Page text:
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Skilled nursing facilities to receive break on reporting staffing data

The Centers for Medicare & Medicaid Services (CMS) has extended timeline requirements for reporting direct staffing data in skilled nursing facilities. The extension is part of a series of blanket waivers to CMS requirements that is designed to relieve bureaucratic stress on SNF staff as they implement infection control programs to combat the COVID-19 outbreak and protect residents.

Under CMS regulations, skilled nursing facilities are normally required to report information on direct staff – anyone responsible for the hands-on care of residents – to the CMS in a uniform format at least quarterly. The waiver applies to data pulled and submitted electronically to CMS through the Payroll-Based Journal (PBJ) system.

The reporting requirements whose timelines are being waived include:

  • The work category for each direct-care staff member
  • Resident census data
  • Staff tenure and turnover
  • The number of care hours performed by each staff member per day
  • Designation of direct-care staff as facility employee, agency worker or independent contractor

Skilled nursing facilities that are overwhelmed by their response to COVID-19 infection or prevention do not have to submit paperwork to take advantaged of the relaxed timeline for reporting direct staffing data. Because the timeline extension was part of a blanket waiver by the agency, it automatically goes into effect for all skilled nursing facilities. The measure, which was announced on April 24, is good for 60 days. That timeframe could be extended based on the ongoing impact of the COVID-19 pandemic.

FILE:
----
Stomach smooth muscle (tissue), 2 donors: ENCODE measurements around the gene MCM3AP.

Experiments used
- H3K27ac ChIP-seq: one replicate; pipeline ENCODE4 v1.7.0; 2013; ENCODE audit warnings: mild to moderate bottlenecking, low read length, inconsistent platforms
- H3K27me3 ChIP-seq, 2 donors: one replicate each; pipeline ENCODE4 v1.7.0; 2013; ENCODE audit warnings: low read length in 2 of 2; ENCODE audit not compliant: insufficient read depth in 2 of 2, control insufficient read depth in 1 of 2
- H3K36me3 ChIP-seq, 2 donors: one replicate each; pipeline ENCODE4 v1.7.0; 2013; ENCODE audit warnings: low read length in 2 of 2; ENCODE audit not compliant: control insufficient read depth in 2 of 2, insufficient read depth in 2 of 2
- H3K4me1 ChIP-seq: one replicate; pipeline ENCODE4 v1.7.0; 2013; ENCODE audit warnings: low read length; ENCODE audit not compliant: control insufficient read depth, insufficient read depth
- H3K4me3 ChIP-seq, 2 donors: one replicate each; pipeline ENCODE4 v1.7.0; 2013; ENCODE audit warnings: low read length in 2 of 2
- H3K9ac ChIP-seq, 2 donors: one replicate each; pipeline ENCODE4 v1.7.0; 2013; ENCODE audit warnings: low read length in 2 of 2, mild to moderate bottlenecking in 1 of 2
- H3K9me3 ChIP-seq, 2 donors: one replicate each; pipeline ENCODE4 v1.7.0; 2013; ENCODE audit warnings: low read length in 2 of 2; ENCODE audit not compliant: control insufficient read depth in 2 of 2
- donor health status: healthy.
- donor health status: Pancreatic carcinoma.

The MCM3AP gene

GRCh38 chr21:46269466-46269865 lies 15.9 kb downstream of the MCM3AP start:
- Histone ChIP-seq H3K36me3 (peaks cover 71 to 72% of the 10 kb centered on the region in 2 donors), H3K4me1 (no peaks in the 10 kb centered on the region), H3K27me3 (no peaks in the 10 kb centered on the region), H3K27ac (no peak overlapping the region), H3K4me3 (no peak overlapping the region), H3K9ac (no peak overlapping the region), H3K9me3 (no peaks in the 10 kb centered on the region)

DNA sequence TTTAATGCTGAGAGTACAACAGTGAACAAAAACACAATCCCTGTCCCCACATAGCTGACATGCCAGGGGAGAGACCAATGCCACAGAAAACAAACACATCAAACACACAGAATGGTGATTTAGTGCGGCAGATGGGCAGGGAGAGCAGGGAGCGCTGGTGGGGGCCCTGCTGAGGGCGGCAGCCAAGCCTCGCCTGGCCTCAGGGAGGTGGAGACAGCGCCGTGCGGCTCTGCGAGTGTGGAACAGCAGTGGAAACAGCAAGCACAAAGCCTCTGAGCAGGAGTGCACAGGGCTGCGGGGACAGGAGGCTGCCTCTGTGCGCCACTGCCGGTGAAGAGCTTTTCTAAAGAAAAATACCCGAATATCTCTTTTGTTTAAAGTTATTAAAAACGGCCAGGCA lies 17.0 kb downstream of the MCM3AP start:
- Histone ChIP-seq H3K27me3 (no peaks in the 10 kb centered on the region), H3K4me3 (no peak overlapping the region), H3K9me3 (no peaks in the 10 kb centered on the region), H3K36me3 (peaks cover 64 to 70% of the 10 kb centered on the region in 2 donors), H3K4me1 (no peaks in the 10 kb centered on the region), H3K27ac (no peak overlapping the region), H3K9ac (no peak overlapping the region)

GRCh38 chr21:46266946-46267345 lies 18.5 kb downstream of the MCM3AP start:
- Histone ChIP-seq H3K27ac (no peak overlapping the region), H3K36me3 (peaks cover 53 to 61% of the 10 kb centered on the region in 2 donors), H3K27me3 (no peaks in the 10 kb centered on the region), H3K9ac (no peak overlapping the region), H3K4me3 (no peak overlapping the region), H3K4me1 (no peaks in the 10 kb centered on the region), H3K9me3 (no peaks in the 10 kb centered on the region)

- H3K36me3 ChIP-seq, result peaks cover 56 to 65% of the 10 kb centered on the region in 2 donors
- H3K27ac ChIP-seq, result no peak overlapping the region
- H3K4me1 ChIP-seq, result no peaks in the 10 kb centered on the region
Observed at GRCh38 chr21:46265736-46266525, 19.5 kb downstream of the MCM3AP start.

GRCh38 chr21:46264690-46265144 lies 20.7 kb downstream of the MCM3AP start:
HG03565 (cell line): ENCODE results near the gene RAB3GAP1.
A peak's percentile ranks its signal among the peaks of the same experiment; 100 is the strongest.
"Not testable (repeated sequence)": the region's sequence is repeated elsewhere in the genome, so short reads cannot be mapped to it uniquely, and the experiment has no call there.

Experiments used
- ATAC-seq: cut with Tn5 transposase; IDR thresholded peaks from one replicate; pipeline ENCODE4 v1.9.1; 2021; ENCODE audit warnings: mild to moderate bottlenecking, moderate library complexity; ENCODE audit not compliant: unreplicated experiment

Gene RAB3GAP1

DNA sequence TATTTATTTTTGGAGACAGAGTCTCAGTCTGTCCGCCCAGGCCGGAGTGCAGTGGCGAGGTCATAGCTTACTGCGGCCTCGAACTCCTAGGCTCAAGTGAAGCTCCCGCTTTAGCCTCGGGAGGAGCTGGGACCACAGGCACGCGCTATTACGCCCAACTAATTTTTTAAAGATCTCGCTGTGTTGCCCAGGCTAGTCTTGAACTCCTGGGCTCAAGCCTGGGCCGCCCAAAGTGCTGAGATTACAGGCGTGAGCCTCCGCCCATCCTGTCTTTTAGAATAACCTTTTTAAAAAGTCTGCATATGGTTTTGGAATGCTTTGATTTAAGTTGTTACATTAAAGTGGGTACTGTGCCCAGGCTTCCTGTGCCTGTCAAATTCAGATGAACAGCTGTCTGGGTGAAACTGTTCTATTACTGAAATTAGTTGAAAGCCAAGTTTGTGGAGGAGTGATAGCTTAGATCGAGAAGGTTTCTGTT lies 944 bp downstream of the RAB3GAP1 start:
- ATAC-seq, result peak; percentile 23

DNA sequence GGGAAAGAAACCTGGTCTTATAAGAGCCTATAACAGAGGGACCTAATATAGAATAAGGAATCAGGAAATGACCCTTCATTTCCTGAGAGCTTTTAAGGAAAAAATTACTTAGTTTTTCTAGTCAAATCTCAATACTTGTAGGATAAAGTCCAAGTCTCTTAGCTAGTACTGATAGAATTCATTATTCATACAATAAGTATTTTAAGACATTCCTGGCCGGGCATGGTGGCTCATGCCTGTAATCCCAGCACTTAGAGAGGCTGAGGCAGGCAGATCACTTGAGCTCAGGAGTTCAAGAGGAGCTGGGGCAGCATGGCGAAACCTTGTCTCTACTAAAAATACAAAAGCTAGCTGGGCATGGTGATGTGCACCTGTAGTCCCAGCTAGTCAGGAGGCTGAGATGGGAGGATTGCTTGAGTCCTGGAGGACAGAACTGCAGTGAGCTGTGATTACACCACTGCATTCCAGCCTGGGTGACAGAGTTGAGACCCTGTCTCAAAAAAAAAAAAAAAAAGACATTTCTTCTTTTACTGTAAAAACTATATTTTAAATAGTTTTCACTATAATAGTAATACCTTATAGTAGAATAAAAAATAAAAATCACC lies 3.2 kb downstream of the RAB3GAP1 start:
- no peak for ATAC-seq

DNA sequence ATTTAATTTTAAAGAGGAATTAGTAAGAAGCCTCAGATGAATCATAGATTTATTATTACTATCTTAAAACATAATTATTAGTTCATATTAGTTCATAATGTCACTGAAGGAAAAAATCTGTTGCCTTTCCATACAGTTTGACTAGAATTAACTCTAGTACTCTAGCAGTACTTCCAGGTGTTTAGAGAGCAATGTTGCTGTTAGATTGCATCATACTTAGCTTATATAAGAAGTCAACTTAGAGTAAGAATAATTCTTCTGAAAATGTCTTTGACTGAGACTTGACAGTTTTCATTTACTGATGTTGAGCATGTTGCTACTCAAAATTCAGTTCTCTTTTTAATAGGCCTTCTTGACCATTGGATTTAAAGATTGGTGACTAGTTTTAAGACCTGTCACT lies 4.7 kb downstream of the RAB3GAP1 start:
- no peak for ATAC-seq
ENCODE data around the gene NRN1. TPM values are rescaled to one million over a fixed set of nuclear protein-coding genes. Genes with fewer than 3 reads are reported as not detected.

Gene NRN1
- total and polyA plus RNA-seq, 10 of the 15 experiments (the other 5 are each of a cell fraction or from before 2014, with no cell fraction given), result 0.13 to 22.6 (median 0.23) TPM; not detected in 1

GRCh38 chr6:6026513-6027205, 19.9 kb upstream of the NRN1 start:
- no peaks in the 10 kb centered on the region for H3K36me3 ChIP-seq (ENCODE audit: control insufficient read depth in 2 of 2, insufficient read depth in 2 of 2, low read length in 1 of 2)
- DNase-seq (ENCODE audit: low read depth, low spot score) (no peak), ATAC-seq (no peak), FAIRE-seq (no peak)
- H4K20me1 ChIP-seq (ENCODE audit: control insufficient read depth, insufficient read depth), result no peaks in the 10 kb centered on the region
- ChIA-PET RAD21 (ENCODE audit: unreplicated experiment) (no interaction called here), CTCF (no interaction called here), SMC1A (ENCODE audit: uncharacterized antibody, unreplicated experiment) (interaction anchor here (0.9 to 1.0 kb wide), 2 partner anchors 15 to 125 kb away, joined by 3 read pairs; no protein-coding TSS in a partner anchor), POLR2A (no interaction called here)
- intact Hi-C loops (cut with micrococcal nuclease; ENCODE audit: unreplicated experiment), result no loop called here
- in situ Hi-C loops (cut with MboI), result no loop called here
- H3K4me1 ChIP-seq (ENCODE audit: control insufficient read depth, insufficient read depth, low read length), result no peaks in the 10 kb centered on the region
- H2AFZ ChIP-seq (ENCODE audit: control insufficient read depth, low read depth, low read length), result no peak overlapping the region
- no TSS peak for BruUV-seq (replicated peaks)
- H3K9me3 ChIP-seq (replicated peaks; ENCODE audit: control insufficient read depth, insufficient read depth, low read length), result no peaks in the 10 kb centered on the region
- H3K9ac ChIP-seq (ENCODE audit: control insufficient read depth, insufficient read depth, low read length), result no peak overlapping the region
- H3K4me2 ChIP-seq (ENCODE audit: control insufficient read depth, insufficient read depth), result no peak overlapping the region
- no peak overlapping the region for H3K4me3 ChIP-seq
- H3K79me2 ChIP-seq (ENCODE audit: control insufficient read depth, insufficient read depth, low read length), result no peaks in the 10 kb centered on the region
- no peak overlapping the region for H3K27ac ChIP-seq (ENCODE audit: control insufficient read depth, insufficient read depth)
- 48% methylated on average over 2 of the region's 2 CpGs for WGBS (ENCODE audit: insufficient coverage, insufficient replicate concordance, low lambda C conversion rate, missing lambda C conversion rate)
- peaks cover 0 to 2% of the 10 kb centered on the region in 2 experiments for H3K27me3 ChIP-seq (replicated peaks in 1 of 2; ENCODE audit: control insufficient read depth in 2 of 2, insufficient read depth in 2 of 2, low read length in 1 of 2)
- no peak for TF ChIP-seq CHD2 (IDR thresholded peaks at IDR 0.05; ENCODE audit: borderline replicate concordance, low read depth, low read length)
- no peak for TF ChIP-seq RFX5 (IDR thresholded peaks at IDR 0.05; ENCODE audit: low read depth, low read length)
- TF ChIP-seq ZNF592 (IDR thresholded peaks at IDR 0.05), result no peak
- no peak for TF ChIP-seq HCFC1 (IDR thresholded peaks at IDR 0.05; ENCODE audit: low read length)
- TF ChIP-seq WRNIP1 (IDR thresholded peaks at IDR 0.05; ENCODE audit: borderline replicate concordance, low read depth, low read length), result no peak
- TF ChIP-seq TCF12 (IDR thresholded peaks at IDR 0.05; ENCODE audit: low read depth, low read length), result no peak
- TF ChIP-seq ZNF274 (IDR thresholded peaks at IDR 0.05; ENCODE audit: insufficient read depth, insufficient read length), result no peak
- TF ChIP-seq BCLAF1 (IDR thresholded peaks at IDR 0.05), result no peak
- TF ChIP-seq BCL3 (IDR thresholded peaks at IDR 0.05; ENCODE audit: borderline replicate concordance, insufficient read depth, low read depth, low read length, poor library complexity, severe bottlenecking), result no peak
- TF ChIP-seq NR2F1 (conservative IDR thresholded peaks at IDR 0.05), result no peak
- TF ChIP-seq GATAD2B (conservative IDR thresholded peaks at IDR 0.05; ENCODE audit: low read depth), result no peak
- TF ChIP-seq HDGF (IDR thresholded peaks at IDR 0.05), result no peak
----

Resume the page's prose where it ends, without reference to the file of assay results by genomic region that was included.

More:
The extended deadlines for reporting staffing numbers do not apply to data that was due to CMS for its April reports. That data should have been collected before a public health emergency was declared on Jan. 31.

The timeline extension was part of a large series of blanket waivers issued by CMS to help skilled nursing facilities better address and cope with the COVID-19 crisis.

 

Source:

Director, CMS Quality Safety & Oversight Group, April 24, 2020,  memorandum to State Survey Agency Directors. https://www.cms.gov/files/document/qso-20-28-nh.pdf

 

ABILITY and design® and ABILITY® are trademarks of ABILITY Network, Inc.

CMS temporarily lifts MDS reporting timeline

Skilled nursing facilities will see the timeline requirements for reporting the Minimum Data Set (MDS) to the Centers for Medicare & Medicaid Services (CMS) extended as they work to keep residents safe during the COVID-19 pandemic. CMS announced at the end of April that it would provide a blanket waiver for MDS reporting timeline so facilities could focus their energy on infection control programs that could help slow the spread of COVID-19.

The timeline waiver applies specifically to regulations listed under 42 CFR 483.20. The MDS data under that code documents and monitors residents’ conditions by assessing cognitive patters, vision, communication, mood and behavior, psychological and social health, physical function, continence, diagnoses and condition, medication, treatments and procedures, activity and discharge planning.

Some of screenings affected by the timeline waiver include: